Organic Vegetable Growing Requirements

Organic vegetables are those that comply with specific federal requirements. Organic produce is more difficult and expensive to produce, but the final results are unmatched in both flavor and nutrients. Certification can be obtained from the Federal Department of Agriculture.


According to the Department of Agriculture, in order for plants to be considered certified organic, the soil cannot be treated with any prohibited substances for three years prior to the first harvest. Prohibited materials include synthetic or chemical fertilizers, pesticides, and sewage sludge. Instead, plants must be grown with natural fertilizers such as ground fish, kelp, coffee, molasses, natural bone meal, and organic composts.


Organic plants cannot be genetically engineered organisms (GMO's). This restriction is placed due to GMO's inability to reproduce, thus rendering itself an unsustainable resource. Instead, organic seeds must be naturally produced from organic plants through pollination. Farmers desiring to create a self-sustaining farm can rent bees during the flower season to optimize natural pollination.

Pest Control

Pesticide residues exceeding 5 percent of the EPA's tolerance are prohibited on certified organic vegetables. Instead, natural pest control methods must be utilized. Natural pesticides such as certain soaps and herbal extracts can be applied directly to plants. In addition, pest repelling plants such as certain herbs can be planted alongside crops to naturally keep the bugs at bay.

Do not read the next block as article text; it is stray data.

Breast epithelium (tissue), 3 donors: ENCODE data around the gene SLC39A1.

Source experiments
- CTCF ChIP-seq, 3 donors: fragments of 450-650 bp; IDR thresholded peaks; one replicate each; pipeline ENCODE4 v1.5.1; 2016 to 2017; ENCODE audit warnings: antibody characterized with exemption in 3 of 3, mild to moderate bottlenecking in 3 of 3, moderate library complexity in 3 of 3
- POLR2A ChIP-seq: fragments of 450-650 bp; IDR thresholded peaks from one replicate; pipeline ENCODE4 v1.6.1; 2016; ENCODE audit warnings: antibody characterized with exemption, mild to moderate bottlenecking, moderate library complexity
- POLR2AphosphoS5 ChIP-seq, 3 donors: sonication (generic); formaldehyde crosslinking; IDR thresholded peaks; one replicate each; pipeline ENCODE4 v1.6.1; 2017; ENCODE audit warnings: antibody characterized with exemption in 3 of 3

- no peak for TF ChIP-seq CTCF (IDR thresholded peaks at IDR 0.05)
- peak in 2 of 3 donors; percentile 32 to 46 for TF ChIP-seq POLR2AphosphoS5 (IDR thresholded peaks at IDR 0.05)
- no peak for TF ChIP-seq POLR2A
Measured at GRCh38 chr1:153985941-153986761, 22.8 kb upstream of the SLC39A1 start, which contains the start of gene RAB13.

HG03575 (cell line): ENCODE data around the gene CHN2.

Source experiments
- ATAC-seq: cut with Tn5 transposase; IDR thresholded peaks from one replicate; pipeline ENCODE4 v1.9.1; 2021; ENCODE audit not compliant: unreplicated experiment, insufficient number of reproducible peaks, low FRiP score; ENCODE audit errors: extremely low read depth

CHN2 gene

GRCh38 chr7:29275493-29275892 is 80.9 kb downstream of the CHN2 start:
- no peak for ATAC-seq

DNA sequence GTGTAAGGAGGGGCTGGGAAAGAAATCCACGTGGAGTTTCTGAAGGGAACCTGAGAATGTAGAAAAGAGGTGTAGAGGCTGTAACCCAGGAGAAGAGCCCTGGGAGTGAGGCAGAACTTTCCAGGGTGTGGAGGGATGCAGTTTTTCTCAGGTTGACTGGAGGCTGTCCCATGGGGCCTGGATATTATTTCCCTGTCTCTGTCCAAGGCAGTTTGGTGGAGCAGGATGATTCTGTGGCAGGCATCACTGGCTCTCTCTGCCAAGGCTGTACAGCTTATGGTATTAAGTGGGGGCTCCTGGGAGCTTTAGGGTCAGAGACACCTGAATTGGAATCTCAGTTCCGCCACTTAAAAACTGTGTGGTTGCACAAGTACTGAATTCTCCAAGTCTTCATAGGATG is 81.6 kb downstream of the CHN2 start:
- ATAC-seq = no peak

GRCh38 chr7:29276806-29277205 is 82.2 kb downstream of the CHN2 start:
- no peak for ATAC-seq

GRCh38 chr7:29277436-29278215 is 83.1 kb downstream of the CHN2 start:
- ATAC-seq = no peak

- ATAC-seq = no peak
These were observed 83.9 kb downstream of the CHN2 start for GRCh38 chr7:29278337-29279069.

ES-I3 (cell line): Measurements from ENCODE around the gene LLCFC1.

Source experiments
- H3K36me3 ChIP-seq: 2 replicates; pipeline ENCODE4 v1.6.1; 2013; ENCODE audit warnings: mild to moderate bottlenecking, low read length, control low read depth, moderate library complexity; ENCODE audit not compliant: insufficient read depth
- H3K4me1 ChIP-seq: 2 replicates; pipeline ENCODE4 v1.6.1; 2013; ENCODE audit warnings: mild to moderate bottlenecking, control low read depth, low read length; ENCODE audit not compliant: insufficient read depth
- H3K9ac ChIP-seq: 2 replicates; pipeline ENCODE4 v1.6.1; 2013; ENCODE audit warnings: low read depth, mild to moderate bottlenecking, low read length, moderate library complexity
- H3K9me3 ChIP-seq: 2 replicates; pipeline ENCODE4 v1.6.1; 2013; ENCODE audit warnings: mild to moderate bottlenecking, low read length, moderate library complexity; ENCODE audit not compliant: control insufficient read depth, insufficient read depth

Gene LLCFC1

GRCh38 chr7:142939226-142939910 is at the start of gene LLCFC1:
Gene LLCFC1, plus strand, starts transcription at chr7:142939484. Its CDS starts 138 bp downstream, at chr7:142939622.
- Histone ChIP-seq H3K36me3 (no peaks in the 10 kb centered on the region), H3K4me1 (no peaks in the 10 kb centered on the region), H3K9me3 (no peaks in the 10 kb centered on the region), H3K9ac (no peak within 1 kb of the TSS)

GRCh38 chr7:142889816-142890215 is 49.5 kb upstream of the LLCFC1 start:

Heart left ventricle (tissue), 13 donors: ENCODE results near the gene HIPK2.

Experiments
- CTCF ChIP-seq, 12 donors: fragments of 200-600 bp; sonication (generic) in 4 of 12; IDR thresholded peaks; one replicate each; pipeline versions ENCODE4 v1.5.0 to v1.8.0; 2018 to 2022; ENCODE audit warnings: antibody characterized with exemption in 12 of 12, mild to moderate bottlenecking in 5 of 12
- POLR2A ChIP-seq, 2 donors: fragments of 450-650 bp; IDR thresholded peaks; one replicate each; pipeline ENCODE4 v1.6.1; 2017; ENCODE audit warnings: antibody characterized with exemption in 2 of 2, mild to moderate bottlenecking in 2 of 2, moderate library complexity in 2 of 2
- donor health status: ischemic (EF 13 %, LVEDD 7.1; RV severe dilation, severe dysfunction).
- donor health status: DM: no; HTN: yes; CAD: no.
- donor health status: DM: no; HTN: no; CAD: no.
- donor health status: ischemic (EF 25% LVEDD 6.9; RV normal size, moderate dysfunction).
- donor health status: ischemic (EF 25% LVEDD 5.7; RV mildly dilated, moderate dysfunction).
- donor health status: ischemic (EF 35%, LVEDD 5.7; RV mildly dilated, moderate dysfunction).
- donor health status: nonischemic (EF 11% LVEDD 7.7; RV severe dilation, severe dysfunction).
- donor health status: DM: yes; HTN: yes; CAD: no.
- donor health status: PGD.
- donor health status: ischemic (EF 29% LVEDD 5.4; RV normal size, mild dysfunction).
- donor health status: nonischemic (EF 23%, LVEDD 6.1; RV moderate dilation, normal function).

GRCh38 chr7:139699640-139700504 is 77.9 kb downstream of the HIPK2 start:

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About this Author

Ann White is a freelance journalist with prior experience as a Corporate and Business Attorney and Family Law Mediator. She has written for multiple university newspapers and has published over 300 articles for publishers such as EHow and Garden Guides. White earned her Juris Doctor from Thomas Jefferson School of Law and a Bachelor of Arts in English literature.